Heidi Matzke knew right away that California’s Reproductive Freedom, Accountability, Comprehensive Care and Transparency Act (or the “FACT Act”) was bad news.
This past summer, the United States Supreme Court confirmed her initial reaction when it found the FACT Act likely violated the free-speech rights of pro-life pregnancy centers. And now, further discrediting this law, a government agency has found that the FACT Act also violates federal conscience protections.
How did this all start?
In 2015, Heidi was only three weeks into her job as the Executive Director of Alternatives Pregnancy Center in Sacramento when she attended her first judiciary committee hearing. At the time, politicians were discussing the FACT Act, then called “AB775.”
What she heard disturbed her. If passed, the bill would force medically licensed pro-life pregnancy centers to advertise for the abortion industry. It would also force pregnancy centers that are not medically licensed to include a disclaimer in their advertising stating that they are not a medical facility in up to 13 different languages.
Any messages these pro-life pregnancy centers might say would be drowned out by the requirements of this bill. The consequences were unimaginable.
“The idea that the government could legally force us to tell clients where they could obtain an abortion,” Heidi remembers thinking, “to have that language printed on our paperwork next to our logo and hanging in our waiting room walls…the threat was real, and it was appalling.”
Even more appalling: The bill passed. In 2015, the FACT Act was signed into law by Governor Jerry Brown.
The FACT Act was specifically designed to target pro-life pregnancy centers—the very organizations that provide vital information and care to pregnant women and, of course, save countless lives of unborn children from abortion. What were they going to do now?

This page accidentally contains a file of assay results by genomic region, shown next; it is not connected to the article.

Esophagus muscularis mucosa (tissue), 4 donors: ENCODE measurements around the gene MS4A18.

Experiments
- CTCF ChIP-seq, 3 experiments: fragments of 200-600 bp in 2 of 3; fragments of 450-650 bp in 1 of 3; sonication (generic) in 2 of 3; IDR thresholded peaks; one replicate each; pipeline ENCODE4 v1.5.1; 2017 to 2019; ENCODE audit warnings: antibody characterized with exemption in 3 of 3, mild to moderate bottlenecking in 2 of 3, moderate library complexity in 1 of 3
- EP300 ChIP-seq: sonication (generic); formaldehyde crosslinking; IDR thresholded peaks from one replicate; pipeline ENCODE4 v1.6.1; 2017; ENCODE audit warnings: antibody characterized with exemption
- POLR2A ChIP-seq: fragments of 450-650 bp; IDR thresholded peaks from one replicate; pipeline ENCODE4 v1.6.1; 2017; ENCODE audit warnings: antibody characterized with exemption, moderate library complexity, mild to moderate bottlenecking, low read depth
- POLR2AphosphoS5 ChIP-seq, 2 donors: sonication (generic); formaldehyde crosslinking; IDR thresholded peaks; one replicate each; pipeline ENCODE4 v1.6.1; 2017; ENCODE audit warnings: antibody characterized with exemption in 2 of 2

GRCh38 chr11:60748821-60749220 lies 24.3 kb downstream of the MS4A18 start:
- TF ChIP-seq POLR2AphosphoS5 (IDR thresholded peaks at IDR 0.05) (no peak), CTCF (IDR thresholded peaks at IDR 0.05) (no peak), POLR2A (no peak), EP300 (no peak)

Many pregnancy centers, including Heidi’s, are members of the National Institute of Family and Life Advocates (NIFLA) which challenged the law.
Thankfully, in June 2018, the U.S. Supreme Court sided with pro-life pregnancy centers over the state of California in NIFLA v. Becerra. Writing for the majority, Justice Clarence Thomas held that the First Amendment does not permit California to force pro-life centers to express pro-abortion messages they disagree with. Based on that ruling, a California federal court permanently prohibited that law from going into effect.
But, in addition to the Constitution, the FACT Act violates other federal laws as well.
Last month, the Office for Civil Rights (OCR) of the Department of Health and Human Services found that California’s FACT Act violated the Weldon and Coats-Snowe amendments, which prohibit states that receive federal funding from discriminating against health care providers because those providers do not perform or refer for abortions.
“We are pleased that the Supreme Court blocked California’s blatant discrimination against non-profits that give life-affirming options to women facing unplanned pregnancies,” said OCR Director Roger Severino. “Our violation finding underscores not only that California must follow the Constitution, but that it also must respect federal conscience protection laws when it accepts federal funds.”
The bottom line is that California’s now defunct law violated pro-life pregnancy centers’ right to free speech and federal conscience protections for health care providers.
But Heidi Matzke could have probably told you that in 2015.